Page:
Even in a booming field like robotics, and even in a hub of research and activity like Pittsburgh, the transition from promising startup to a full-fledged company is a difficult task.

While the city has a growing collection of startups dedicated to robotics, “turning all of that into a business is always a challenge,” said Kevin Dowling, chair of the Pittsburgh Robotics Network (PRN). “We’re approaching critical mass to be able to do that, but we still need a lot of infrastructure.”

For Dowling and his group, which includes more than 50 local robotics companies, infrastructure refers more to people than roads. Though Pittsburgh is rich with coders and engineers, creating a local robotics sector that can sustain itself into the future and grow the local economy will require help from many non-technical professions that are currently in short supply, such as marketing gurus, legal experts and HR managers.

To help fill the gaps, the PRN has formed a new strategic partnership with the Robotics Industries Association (RIA), a national consortium dedicated to promoting robotic development in service and manufacturing.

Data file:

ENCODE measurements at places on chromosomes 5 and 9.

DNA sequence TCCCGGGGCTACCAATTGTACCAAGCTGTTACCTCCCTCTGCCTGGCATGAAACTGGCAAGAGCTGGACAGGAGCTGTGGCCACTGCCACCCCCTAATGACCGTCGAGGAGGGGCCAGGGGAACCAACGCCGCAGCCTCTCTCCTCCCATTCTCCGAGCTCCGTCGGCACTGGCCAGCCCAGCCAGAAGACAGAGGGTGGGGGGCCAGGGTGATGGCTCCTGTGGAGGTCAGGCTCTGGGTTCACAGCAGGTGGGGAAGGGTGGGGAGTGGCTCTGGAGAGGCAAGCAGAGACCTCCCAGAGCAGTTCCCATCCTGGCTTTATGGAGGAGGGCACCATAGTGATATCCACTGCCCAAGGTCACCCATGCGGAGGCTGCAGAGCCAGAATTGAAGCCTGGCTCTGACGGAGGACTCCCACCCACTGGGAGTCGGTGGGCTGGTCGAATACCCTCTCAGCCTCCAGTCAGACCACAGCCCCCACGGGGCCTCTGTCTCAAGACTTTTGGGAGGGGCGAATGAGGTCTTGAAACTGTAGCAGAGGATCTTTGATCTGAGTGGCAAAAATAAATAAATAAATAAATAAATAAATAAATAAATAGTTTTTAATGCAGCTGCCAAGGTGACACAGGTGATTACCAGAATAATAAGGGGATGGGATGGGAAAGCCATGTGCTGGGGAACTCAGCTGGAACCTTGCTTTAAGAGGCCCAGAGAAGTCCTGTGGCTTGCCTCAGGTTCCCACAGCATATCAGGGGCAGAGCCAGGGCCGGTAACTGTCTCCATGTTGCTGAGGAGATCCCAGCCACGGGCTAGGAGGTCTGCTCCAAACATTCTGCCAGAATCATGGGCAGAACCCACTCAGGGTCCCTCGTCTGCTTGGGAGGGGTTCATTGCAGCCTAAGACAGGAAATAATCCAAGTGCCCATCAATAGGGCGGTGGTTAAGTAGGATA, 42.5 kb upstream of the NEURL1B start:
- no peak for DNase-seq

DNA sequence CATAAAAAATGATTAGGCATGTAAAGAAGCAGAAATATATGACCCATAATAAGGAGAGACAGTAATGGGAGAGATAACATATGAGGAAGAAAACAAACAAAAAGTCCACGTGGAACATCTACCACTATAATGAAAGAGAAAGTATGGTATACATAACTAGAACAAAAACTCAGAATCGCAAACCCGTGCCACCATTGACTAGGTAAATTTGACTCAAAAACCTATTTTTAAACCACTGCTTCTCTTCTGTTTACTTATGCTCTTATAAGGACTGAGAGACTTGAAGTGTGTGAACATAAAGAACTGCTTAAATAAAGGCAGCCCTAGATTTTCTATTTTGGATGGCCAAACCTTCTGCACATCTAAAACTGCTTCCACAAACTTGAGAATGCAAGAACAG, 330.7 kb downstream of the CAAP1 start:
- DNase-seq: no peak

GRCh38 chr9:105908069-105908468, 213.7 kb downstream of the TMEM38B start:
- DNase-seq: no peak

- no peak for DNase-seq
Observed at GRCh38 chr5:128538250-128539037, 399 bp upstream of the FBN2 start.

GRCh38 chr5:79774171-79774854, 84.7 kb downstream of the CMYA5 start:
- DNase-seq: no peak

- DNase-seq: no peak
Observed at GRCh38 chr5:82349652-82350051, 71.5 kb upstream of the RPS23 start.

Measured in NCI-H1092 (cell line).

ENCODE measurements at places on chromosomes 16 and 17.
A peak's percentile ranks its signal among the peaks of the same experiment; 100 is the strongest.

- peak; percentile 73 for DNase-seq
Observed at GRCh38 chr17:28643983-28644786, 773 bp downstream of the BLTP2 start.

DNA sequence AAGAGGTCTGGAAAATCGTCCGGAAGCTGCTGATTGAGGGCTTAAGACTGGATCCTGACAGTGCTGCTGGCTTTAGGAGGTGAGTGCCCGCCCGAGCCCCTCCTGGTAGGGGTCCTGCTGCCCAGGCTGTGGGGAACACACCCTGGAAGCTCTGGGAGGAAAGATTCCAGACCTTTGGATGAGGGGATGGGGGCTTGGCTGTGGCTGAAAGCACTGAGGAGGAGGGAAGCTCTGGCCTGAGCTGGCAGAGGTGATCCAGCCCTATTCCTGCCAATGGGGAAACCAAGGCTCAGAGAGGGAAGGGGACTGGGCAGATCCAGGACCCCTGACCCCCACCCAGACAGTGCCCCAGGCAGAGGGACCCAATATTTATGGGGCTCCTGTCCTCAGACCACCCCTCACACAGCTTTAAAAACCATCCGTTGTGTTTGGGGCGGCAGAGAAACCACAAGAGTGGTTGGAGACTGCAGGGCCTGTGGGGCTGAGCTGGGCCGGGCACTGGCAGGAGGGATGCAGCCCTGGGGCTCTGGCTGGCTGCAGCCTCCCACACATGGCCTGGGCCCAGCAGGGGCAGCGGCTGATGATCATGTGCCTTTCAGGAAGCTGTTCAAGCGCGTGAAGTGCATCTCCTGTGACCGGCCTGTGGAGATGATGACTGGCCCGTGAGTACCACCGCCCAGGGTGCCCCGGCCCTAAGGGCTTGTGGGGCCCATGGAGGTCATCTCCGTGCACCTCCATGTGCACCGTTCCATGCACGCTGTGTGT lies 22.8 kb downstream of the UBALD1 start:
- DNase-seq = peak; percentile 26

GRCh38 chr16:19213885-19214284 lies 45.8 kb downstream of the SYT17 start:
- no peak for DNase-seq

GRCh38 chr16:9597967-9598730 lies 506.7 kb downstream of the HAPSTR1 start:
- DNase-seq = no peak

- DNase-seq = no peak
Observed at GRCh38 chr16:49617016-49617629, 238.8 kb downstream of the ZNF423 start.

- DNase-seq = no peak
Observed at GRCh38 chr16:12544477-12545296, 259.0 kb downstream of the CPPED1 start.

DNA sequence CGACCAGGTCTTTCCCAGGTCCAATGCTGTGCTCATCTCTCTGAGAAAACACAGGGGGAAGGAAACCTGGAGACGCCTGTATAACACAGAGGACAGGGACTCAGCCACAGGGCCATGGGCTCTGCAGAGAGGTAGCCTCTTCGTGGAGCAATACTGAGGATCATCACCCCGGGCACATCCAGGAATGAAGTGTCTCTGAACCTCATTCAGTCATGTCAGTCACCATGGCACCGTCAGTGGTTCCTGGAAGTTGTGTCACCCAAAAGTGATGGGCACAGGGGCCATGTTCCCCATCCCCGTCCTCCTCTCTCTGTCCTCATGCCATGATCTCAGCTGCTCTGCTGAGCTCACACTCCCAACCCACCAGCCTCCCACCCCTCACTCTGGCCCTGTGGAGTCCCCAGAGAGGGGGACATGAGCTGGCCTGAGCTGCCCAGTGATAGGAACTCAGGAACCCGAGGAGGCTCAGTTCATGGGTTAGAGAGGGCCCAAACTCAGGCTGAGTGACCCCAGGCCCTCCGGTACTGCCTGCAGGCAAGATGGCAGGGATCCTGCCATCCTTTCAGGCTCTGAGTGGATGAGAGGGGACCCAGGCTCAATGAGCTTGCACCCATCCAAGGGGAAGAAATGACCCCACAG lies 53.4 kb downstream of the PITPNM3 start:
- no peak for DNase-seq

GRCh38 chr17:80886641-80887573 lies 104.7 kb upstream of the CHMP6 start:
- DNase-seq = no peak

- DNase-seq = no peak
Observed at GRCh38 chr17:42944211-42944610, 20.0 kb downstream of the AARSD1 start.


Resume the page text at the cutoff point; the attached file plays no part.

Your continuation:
Announced on Feb. 1, the partnership will put the city’s existing robotics firms in regular contact with the more than 550 members of the RIA, a roster that includes dozens of companies, universities and researchers across the nation.

Speaking to NEXTpittsburgh, Dowling said the partnership will be critical in the network’s efforts to attract and retain talent and turn their burgeoning sector into a pillar of the local economy.

The RIA brings “another level of interaction with the community outside of Pittsburgh,” said Dowling, who in addition to his role at PRN is also CEO of the 3D mapping firm Kaarta, based in North Oakland.  

“RIA has been instrumental in touting the economic advantages of robotics,” he says, “and we’re thrilled to join its partner network to support all the exciting robotic innovations coming out of Pittsburgh.”

And the RIA seems equally happy to have PRN join the fold: “Pittsburgh has a rich history in robotics and automation,” said Jeff Burnstein, RIA’s president. “We’re excited to partner with the Pittsburgh Robotics Network to elevate its mission of growing and promoting the talent and products coming out of Pittsburgh’s robotics companies and research institutions.”

According to an analysis from Berkshire Hathaway, the market size of the global robotics industry was roughly $32 billion in 2017, and is expected to grow to $77 billion by 2022, as smart appliances proliferate in homes.

If Pittsburgh is able to capture even a small amount of that market, Dowling says the resulting wealth and economic activity — if properly managed — could bring new populations and prosperity to the region.

This community is here to stay. People are establishing deep roots,” Dowling tells us. “We want to grow these companies and contribute to Pittsburgh.”